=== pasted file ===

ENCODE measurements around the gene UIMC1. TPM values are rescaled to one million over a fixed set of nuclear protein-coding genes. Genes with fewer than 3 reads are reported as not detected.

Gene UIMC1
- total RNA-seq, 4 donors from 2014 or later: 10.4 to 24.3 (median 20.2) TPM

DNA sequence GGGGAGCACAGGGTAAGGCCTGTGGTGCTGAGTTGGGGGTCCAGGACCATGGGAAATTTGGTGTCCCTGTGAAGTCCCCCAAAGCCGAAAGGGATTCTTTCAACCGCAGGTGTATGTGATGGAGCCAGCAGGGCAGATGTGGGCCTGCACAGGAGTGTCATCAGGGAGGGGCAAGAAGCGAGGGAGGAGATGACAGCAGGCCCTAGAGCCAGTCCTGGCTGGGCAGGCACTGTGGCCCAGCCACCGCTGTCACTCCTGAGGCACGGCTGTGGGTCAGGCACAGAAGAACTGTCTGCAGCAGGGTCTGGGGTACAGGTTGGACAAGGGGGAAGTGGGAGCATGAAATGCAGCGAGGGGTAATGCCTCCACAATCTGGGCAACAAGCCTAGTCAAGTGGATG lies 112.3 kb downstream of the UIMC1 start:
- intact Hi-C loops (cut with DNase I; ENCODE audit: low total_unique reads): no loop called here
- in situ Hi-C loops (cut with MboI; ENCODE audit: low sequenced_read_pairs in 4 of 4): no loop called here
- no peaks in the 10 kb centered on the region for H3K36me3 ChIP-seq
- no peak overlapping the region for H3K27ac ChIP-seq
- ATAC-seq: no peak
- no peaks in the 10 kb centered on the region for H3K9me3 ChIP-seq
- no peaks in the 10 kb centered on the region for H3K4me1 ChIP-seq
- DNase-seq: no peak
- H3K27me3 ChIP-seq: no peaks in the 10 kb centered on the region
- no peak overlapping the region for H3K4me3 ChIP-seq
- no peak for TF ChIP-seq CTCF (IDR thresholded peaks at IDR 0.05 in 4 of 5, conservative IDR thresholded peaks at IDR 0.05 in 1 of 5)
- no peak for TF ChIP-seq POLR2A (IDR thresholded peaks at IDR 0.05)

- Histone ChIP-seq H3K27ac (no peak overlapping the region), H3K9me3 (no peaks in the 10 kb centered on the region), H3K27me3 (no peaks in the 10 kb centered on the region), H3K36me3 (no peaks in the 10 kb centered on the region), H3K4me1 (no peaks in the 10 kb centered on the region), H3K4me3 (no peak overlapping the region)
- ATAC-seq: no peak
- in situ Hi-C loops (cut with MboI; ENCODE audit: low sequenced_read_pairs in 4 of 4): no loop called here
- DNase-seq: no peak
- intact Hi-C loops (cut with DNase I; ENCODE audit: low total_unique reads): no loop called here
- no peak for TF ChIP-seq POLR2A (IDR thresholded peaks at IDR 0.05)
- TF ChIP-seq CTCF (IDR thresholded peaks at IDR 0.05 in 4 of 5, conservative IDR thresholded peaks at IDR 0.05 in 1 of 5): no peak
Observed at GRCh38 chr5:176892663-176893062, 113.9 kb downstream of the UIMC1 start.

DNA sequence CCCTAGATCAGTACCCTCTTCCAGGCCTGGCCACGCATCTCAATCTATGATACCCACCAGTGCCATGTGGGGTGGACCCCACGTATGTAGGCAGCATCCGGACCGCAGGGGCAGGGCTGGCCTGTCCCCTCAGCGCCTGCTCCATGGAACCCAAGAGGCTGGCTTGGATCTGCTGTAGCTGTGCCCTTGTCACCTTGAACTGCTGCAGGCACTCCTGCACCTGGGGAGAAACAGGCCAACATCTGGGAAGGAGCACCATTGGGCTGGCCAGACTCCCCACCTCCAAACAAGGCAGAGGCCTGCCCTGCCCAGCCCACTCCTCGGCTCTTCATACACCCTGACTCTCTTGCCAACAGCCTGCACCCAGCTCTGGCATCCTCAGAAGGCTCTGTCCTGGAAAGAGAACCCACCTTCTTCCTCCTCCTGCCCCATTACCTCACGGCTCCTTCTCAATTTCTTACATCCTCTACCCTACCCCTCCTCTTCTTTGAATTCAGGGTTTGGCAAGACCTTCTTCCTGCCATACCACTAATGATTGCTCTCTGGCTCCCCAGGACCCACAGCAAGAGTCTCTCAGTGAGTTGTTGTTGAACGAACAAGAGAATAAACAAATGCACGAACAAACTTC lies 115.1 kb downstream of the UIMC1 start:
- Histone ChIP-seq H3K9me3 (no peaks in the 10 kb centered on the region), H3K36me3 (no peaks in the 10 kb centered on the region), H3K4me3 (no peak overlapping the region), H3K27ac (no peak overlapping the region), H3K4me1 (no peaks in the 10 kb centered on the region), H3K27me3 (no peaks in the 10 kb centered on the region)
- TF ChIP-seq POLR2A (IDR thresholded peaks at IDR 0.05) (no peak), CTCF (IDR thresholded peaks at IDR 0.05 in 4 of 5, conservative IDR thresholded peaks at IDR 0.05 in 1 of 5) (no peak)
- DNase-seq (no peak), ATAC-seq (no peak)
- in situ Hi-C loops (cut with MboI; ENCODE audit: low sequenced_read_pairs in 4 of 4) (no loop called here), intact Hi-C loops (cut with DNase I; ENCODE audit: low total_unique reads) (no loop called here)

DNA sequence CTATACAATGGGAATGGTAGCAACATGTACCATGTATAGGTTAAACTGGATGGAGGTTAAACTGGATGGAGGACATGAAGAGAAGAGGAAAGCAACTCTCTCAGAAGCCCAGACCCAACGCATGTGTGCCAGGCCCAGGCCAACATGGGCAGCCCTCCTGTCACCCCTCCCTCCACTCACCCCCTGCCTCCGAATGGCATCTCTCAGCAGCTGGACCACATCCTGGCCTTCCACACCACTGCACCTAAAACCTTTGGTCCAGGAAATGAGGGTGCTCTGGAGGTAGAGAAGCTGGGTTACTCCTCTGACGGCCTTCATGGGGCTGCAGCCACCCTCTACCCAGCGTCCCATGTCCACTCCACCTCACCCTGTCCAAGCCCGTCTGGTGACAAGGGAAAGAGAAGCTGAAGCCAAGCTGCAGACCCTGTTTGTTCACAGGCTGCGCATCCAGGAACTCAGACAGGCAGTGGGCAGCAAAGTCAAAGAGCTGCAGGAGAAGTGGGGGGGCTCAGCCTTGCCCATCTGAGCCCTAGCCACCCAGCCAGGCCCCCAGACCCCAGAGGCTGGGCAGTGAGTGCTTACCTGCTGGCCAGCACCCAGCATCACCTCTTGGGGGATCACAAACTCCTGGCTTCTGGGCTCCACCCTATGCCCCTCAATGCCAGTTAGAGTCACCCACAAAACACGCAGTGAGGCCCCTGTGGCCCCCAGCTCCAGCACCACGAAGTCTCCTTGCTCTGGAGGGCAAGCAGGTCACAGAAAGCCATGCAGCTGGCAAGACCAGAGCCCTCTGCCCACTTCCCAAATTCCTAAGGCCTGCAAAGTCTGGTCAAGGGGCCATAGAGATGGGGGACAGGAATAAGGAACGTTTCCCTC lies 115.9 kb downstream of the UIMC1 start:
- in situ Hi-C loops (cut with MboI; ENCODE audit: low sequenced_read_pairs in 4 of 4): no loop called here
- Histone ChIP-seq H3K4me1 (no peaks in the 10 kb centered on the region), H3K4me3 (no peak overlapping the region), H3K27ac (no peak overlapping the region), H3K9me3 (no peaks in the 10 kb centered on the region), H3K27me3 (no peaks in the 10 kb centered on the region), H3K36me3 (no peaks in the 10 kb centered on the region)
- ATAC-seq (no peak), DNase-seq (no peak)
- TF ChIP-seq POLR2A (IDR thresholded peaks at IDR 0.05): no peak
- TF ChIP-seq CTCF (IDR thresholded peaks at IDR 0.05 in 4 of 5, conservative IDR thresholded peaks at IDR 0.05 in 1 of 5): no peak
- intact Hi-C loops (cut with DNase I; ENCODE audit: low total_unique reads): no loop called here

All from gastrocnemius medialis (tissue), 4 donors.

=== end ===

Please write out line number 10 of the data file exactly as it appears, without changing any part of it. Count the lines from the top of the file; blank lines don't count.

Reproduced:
- no peaks in the 10 kb centered on the region for H3K9me3 ChIP-seq